If we had these species in a breeding program in a zoo or sanctuary, we may not have lost them forever. The histories of zoos have not always been the best. They have not always been used for conservation and protection, but most facilities today protect their animals and do what is best for them. Some say that zoos and sanctuaries are bad for the
Also by keeping endangered species from going completely instinct by figuring out genetics of an animal. So having zoos and farms do help animals but does put them at risk. Works Cited 1. Waples KA, Stagoll CS. Ethical issues in the release of animals from captivity.
In this argumentative essay, I will be arguing the ethics of zoos and certain problems that need to be addressed that people are not aware of. Zoos are great places to take the family out for the day to have entertainment; however, problems such as captive breeding, length of life, and animal stress need to improve. Captive breeding programs are what make zoos ethical, but several problems need to be confronted. Zoos operate captive breeding programs in which they take animals from the wildlife and breed then in a scientifically controlled environment. They have saved several species from extinction such as the Red Wolf and the Przewalski Horse, and are aiding many others such as the blue-crowned laughing thrush.
Some small zoos use local veterinarians to help with animal health problems. (Wright) Captive breeding of endangered species gives these animals a second chance at life. Animals such as; Pinta island tortoise, are extinct in the wild. But they survive in several zoos around the world. Zoos are always improving to make animals habitats a model of what it would be like if they were in the wild.
Zoos do not only keep the animals safe and breed them to make their population grow but also, let scientist and veterinarians learn more about them to help the others in the wild (zoos). Zoos are making a huge difference in the world by saving many creatures who have been critically endangered. Estimated about 21% of mammals, 12% of birds, and 33% of amphibians species have been recovered from critical to scarcely endangered (Estimated). Additionally, a consortium of Australian zoos have been campaigning to label products that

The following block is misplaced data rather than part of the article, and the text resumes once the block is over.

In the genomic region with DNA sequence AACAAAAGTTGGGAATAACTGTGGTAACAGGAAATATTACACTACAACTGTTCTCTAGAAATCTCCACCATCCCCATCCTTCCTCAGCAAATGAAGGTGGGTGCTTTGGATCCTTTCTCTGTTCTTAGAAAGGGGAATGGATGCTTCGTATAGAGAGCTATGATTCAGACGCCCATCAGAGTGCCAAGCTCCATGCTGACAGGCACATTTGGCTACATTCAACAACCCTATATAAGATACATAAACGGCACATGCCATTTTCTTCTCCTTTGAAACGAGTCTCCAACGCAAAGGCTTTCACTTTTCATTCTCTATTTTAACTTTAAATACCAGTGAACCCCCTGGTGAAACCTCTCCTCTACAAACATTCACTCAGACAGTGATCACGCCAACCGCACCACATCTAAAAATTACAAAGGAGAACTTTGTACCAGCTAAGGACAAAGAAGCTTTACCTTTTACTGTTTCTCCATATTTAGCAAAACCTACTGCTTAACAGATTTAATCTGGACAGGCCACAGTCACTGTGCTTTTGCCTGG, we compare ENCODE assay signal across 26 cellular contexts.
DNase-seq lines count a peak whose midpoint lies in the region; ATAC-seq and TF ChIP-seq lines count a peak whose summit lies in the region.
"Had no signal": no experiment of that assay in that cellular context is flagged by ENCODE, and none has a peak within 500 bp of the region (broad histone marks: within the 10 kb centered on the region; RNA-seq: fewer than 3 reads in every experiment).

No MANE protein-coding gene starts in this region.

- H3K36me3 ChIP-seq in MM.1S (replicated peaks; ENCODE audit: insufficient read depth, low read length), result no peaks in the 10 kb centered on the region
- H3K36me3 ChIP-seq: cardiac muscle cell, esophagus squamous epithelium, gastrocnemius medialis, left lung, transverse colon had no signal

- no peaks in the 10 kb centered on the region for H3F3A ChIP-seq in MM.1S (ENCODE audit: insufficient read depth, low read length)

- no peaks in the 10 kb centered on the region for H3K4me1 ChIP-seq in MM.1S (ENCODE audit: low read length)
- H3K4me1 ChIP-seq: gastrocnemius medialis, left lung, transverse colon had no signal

Mazur and Clark (2001) state that zoo is a monument to a long-standing tradition of people’s fascination with non-human nature. Since the early societies of the Egyptians, Greeks, and Chinese, wild animals have been maintained in captivity in order to satisfy human curiosity with exotica (p 185). Most western zoos today, however, embrace far more benevolent values such as supporting the conservation of biodiversity through specialized animal breeding, research, and education programs. The role and purpose of the zoos have change enormously in recent decades. Many modern zoo today aims to provide their visitors with the opportunity to encounter the natural world and to become involved in conservation action.
Animal captivity is a much discussed issue for both its benefits and detriments to the animals. Many people view animal captivity as a harm and believe that it should be stopped; however, what is not taken into account is its benefits. Animal captivity aids both animals and humans in multiples ways, but the majority of help animal captivity offers is through preservation of animal species, and education benefits that zoos and aquariums represent to man. The preservation of animals must continue so that generations to come can not only benefit from what the animals have to offer for the ecosystems they thrive in, but so that the human race can continue to further its understanding of nature for future use. While some say animal captivity should be stopped because of how it damages the mental and emotional behavior of animals, the captivity of animals must continue on because of its ability to preserve wildlife, and the benefits it presents for education.